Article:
, the first form of Capoeira
, has its roots in Bantu
tradition and was used by the enslaved Africans of Brazil
as a form of revolution. In keeping with African war strategies, Capoeirista
s masked the art's effectiveness from plantation
overseers. Then and today, to uninformed onlookers the art appeared to be a harmless demonstration of dance
s, play and music.
Slave owners eventually learned of the skill and power of Capoeira and outlawed the practice, death being the penalty for any involvement during the period of slavery in Brazil. Capoeira became the art of freedom. So troublesome was Capoeira that, during a later period, a few penal colonies were constructed primarily for the imprisonment of capoeiristas.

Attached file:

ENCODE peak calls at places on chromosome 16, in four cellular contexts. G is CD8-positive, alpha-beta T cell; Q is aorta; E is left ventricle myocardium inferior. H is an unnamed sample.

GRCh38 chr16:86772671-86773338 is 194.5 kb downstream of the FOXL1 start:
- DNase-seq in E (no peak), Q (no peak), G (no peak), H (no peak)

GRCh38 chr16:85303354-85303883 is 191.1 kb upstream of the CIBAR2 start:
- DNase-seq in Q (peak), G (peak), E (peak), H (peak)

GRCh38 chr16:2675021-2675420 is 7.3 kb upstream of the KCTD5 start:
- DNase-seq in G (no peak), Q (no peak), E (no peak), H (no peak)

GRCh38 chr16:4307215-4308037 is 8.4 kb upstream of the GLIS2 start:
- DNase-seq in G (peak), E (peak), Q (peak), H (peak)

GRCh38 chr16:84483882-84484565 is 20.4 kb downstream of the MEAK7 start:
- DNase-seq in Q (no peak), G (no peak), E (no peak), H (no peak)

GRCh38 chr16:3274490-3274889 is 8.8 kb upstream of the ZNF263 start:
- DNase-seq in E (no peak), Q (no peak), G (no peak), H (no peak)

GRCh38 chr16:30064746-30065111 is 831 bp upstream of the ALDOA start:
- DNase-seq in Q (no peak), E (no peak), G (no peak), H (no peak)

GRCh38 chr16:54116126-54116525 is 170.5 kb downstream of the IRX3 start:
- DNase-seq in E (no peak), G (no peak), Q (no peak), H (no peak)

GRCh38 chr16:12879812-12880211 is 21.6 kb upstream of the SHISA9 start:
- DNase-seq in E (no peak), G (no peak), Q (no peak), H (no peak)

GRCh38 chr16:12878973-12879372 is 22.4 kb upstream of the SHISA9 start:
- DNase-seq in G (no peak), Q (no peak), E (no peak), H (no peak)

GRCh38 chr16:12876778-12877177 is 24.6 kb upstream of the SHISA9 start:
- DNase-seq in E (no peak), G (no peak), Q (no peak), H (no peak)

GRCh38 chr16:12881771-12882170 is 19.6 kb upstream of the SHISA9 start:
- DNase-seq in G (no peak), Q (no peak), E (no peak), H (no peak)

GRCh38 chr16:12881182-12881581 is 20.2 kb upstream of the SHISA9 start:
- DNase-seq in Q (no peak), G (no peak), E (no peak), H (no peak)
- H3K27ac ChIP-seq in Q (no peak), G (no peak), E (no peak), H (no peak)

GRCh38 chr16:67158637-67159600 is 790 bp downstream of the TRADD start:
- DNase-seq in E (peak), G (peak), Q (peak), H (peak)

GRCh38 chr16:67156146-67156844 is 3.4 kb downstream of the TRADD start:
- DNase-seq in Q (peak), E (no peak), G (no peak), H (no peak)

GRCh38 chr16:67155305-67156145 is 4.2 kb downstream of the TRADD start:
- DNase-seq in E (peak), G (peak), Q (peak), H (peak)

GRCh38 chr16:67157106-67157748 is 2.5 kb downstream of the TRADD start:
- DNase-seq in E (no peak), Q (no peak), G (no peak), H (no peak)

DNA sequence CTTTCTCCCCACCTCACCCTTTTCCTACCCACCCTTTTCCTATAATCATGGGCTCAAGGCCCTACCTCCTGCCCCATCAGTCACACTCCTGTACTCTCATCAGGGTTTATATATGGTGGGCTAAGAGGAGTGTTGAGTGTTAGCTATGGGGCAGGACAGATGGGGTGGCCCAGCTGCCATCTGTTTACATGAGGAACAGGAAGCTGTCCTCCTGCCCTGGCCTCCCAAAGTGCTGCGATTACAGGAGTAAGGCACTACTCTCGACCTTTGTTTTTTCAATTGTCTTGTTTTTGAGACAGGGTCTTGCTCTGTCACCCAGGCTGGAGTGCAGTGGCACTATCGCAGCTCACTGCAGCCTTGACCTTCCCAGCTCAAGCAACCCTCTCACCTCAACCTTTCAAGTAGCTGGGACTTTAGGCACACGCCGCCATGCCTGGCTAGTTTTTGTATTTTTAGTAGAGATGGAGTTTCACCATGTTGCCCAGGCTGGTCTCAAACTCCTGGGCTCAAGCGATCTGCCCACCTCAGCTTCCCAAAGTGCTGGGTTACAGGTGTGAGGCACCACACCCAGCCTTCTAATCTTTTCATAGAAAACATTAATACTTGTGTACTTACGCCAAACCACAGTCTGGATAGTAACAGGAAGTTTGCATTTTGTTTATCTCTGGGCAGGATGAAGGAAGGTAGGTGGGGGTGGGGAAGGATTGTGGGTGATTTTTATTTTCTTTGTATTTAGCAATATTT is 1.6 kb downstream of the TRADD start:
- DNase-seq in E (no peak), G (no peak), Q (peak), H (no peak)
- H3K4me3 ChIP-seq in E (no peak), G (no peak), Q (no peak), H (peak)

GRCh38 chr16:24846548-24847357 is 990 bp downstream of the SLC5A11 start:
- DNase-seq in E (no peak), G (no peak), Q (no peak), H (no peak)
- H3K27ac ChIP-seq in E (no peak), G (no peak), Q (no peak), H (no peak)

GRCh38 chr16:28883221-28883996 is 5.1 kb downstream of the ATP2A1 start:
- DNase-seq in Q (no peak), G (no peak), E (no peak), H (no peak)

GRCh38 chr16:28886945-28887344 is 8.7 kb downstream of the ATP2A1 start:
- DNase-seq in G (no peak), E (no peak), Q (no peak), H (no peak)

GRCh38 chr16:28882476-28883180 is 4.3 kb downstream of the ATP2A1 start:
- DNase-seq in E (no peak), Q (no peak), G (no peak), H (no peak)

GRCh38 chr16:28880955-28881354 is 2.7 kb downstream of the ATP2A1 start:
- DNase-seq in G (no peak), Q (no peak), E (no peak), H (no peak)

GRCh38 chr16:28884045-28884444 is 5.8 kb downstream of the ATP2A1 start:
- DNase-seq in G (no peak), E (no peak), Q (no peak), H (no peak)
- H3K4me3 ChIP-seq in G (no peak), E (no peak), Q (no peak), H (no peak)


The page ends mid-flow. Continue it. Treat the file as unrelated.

When Brazil was emancipated from slavery, thousands of ex-slaves were cast into world, penniless and jobless. Fighting off destitution, many turned to robbery and thievery, using Capoeira to trick and subdue their victims. Authorities lashed out at the sudden surge of criminal activity, associating Capoeira with the crimes. The practice of Capoeira was outlawed again. For years Capoeira was practiced in secrecy and was not lawful to practice or teach until the 1930s--about forty years after the abolition of slavery. Mestre Bimba and his Capoeira Regional helped save Capoeira from its near extinction, persuading the Brazilian government to legalize Capoeira as a form of culture history.